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New Insights into the Acceleration and Transport of Cosmic Rays in the Galaxy or Some Simple Considerations J. R. Jokipii University of Arizona Presented at the Aspen Workshop on Cosmic-Ray Physics Aspen, Colorado, April 18, 2007

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Acknowledgements to The New Yorker

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Outline Background/Introduction Simple Transport Approximations Observed Lifetime and Anisotropies ) Problems A possible resolution?

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The observed quiet-time cosmic-ray spectrum

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The observed energy spectra of cosmic rays are remarkably similar everywhere they are observed. The Galaxy The Sun

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Probably nearly all cosmic rays are due to diffusive shock acceleration

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Shocks in the heliosphere are also sources of energetic charged particles.

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Motion in an irregular magnetic field is sensitive to initial conditions (chaotic): This demonstrates the importance of small-scale turbulence.

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The Parker Transport Equation: Where the drift velocity due to the large scale curvature and gradient of the average magnetic field is: ) Diffusion ) Convection w. plasma ) Grad & Curvature Drift ) Energy change – electric field ) Source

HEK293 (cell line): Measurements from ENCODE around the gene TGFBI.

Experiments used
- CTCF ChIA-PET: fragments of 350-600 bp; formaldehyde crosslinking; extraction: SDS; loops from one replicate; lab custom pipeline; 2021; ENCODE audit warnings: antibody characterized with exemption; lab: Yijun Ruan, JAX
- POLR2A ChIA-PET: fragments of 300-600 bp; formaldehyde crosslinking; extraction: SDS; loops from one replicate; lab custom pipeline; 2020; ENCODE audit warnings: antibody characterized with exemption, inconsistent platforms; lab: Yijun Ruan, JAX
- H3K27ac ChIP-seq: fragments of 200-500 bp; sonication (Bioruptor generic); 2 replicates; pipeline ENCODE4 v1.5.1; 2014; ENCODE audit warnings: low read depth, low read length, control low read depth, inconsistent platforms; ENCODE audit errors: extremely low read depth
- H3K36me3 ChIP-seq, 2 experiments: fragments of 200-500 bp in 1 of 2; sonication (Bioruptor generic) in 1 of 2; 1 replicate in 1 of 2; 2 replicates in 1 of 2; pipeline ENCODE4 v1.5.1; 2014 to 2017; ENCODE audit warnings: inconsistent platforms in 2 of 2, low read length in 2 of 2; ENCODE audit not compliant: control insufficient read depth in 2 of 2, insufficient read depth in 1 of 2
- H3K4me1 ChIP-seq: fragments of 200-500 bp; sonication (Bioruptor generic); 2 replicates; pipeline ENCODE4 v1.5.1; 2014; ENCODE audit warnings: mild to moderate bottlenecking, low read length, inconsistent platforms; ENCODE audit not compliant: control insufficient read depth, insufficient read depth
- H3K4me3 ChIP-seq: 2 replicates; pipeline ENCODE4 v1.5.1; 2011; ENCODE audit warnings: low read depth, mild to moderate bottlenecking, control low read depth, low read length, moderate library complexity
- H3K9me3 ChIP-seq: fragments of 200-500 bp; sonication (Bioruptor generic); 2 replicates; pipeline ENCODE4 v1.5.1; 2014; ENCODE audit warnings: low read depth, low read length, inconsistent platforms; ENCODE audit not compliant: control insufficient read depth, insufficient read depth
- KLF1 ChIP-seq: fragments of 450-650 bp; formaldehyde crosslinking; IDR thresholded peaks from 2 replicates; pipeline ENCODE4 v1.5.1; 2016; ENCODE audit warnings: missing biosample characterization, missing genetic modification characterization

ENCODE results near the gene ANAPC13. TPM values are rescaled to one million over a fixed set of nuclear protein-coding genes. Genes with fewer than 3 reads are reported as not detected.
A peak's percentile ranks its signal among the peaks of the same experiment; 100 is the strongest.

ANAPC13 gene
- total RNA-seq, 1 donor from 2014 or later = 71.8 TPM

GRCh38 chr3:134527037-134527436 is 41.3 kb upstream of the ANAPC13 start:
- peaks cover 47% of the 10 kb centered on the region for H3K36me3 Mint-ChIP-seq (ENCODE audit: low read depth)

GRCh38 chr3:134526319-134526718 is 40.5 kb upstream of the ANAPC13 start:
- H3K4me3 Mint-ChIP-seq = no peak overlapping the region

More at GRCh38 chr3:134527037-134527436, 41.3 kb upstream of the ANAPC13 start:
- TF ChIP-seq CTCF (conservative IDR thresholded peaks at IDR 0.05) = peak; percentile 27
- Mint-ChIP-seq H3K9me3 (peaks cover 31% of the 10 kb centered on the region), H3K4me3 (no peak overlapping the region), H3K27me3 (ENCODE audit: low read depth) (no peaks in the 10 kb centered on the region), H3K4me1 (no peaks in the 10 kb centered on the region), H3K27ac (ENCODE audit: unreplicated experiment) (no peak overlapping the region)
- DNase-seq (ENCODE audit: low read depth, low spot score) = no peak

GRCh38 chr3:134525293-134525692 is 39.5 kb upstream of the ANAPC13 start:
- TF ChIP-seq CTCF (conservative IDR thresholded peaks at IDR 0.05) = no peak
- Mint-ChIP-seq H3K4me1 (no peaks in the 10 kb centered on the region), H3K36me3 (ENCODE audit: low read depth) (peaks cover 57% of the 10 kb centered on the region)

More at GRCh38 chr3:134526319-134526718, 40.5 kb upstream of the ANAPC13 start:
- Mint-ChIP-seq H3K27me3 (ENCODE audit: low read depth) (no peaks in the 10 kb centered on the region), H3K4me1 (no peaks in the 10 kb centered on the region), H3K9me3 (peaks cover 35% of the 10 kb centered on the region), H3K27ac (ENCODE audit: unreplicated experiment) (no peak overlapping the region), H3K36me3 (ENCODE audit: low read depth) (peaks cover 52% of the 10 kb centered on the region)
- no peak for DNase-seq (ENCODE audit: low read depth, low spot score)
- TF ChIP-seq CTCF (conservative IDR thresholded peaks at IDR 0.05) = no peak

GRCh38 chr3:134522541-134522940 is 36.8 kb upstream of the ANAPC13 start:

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The associated anisotropy is obtained from the diffusive streaming flux S i = - ij f / x i + (U i /3) p f / p or bulk velocity S i /w, which then gives the anisotropy i = 3 S i /w here w is the particle speed. One can generally estimate the anisotropy as ¼ /L, where is the mean free path and L is the macroscopic scale.

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The turbulent electromagnetic field is described statistically. In the quasilinear approximation, the scattering rate / P B [1/(r c cos p) )]. Notice also the large-scale field-line meandering.

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We never find the classical condition ? = k /(1+ 2 2 ) which would give a much smaller ratio. Test-Particle Simulations using synthesized Kolmogorov turbulence (Gicalone and Jokipii, Ap. J. 1999 + 1 point)

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A very simple and reasonably successful picture of cosmic rays in the galaxy has evolved. Regard the galaxy as a box into which the cosmic rays are injected and from which they escape. Replace all of the diffusive transport and geometry complications by an effective loss rate which balances the acceleration and injection.

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Note that the cosmic rays escape predominantly across the average magnetic field. For a more detailed discussion in terms of Loss across the galactic field, see Jokipii in “Interstellar Turbulence” ed by Franco, Cambridge, 1999.